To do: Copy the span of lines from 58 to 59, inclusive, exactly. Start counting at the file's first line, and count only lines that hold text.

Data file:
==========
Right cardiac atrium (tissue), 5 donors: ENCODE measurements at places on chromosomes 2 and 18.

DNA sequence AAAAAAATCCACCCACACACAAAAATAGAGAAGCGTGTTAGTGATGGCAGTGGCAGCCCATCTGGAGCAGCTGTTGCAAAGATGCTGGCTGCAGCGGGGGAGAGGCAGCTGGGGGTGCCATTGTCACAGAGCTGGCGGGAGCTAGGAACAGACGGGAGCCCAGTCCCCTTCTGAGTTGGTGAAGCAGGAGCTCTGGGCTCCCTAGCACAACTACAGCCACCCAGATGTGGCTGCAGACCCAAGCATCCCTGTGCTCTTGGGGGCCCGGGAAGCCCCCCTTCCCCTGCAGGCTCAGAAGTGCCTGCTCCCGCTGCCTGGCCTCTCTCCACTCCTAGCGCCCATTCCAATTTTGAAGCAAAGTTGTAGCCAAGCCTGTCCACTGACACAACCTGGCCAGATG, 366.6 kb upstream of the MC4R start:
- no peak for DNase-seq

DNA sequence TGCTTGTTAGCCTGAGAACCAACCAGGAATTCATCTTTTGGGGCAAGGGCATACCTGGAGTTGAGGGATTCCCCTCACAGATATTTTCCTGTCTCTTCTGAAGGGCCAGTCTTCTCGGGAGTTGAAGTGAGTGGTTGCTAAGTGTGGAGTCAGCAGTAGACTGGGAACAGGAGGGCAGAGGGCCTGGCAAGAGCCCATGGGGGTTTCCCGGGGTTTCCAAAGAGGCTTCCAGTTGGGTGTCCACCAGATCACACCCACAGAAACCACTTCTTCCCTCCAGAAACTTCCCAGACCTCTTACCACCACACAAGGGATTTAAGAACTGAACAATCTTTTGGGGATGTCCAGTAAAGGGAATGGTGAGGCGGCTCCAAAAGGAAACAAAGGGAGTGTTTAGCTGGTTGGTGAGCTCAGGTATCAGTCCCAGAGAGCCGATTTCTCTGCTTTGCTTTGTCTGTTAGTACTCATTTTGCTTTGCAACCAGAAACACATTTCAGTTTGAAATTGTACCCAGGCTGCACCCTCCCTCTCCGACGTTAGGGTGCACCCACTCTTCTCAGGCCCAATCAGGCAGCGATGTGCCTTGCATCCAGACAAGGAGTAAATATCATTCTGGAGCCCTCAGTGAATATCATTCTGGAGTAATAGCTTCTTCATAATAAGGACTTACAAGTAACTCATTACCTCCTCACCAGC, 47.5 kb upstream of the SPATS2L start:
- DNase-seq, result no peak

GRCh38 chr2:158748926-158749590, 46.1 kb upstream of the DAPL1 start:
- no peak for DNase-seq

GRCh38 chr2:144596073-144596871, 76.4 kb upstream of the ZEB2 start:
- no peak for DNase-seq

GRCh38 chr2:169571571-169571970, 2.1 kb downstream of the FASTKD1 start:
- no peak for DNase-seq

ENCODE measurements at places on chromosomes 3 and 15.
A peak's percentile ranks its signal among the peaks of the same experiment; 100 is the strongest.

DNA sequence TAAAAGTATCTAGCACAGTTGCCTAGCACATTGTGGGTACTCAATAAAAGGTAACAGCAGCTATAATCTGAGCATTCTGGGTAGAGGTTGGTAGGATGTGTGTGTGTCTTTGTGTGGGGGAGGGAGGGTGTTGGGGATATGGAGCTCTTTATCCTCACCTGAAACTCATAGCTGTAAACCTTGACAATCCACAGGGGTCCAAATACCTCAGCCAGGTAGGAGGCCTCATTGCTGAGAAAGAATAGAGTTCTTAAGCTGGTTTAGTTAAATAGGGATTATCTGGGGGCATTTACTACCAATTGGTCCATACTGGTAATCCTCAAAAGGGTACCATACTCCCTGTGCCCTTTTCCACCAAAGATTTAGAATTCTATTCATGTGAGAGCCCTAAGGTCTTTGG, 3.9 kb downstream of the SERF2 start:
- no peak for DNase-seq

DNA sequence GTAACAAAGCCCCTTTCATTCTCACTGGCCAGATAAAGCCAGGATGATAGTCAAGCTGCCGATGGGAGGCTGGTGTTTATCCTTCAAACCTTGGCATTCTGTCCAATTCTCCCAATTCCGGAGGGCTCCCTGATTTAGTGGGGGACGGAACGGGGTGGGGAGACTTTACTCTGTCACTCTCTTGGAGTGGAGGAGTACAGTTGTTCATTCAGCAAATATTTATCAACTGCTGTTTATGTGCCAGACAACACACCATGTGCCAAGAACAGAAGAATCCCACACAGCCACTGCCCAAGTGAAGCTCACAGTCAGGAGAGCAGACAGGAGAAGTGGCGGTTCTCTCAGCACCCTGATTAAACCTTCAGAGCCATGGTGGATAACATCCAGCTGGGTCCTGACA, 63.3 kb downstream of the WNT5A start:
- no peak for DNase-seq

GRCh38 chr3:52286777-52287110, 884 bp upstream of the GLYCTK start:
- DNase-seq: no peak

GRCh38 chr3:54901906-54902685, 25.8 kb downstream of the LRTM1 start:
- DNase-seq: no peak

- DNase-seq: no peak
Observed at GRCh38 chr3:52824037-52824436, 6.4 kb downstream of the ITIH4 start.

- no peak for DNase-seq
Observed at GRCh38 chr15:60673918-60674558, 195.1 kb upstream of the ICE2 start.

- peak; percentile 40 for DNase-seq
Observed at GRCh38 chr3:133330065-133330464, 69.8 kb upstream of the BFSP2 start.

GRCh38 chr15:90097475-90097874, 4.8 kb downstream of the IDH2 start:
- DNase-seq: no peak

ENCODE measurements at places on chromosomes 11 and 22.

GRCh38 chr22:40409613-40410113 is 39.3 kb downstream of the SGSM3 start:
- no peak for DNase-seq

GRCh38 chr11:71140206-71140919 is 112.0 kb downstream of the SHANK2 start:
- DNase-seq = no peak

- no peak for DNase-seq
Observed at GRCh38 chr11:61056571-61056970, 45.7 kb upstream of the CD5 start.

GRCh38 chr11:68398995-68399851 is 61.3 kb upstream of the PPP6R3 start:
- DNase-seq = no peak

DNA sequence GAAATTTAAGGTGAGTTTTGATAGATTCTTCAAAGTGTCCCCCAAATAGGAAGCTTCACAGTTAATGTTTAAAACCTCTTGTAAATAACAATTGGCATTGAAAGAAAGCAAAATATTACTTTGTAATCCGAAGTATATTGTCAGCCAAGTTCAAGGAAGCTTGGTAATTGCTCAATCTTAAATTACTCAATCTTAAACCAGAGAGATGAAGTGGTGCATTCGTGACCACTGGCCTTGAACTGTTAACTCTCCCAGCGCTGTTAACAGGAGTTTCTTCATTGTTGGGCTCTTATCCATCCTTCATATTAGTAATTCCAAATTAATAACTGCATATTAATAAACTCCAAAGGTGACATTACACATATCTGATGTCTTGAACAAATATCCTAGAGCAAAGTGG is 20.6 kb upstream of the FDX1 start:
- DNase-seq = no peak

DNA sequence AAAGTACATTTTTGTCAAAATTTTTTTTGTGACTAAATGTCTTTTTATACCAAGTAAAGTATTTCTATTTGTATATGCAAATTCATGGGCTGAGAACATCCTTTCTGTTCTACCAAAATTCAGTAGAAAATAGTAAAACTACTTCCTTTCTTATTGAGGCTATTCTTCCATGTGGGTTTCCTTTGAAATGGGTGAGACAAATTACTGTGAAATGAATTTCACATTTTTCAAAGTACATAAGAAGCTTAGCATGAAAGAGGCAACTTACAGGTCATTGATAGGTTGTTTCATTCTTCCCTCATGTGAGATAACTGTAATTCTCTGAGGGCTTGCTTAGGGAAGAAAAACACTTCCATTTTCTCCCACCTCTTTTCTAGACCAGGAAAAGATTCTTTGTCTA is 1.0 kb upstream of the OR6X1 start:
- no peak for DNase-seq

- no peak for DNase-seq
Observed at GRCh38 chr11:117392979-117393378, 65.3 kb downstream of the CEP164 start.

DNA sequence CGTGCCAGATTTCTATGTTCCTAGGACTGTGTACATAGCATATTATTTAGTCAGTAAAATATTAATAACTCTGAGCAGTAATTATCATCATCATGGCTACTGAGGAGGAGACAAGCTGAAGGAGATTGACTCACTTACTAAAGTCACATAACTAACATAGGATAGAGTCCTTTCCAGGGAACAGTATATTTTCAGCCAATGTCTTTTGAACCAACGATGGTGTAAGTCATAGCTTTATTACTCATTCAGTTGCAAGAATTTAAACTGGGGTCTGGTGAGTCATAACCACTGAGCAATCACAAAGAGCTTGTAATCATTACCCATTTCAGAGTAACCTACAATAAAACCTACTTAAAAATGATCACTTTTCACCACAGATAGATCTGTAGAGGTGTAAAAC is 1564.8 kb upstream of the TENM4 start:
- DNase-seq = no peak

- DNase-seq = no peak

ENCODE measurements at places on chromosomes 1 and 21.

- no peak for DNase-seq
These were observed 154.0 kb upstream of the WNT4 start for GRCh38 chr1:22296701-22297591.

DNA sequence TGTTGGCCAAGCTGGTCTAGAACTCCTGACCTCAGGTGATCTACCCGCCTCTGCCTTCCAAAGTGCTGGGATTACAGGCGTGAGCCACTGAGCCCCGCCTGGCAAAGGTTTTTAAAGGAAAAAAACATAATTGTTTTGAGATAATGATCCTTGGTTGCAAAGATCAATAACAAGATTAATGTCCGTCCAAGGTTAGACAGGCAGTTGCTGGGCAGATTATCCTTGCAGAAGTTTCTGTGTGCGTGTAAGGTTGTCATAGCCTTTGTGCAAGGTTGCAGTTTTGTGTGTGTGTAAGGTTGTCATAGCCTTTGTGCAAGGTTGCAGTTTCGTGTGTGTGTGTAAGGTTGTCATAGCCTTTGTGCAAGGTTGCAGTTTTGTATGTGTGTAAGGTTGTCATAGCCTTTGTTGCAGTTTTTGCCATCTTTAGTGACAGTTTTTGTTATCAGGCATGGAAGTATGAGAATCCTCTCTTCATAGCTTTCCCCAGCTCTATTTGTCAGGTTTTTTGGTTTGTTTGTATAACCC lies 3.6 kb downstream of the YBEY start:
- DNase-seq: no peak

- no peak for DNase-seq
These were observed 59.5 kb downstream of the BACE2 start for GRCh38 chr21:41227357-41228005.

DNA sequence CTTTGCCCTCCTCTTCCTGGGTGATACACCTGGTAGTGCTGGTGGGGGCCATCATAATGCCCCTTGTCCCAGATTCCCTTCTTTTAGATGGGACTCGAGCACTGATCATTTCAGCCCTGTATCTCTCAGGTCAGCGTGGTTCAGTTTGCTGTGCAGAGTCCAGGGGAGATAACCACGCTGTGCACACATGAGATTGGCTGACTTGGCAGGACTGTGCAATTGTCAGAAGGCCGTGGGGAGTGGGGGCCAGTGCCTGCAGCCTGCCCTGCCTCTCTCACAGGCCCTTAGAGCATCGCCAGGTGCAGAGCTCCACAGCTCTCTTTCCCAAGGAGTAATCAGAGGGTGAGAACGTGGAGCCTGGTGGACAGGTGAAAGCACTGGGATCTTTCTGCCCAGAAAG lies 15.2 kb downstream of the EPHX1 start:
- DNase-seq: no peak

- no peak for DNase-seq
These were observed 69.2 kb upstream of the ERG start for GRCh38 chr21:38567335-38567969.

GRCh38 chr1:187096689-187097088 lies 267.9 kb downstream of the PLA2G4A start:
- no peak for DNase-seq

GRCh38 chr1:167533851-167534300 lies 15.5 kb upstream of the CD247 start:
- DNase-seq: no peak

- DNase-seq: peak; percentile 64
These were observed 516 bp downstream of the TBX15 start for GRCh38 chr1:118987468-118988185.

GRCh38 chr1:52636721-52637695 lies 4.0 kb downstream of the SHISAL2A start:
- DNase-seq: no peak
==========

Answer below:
These were observed 69.2 kb upstream of the ERG start for GRCh38 chr21:38567335-38567969.

GRCh38 chr1:187096689-187097088 lies 267.9 kb downstream of the PLA2G4A start: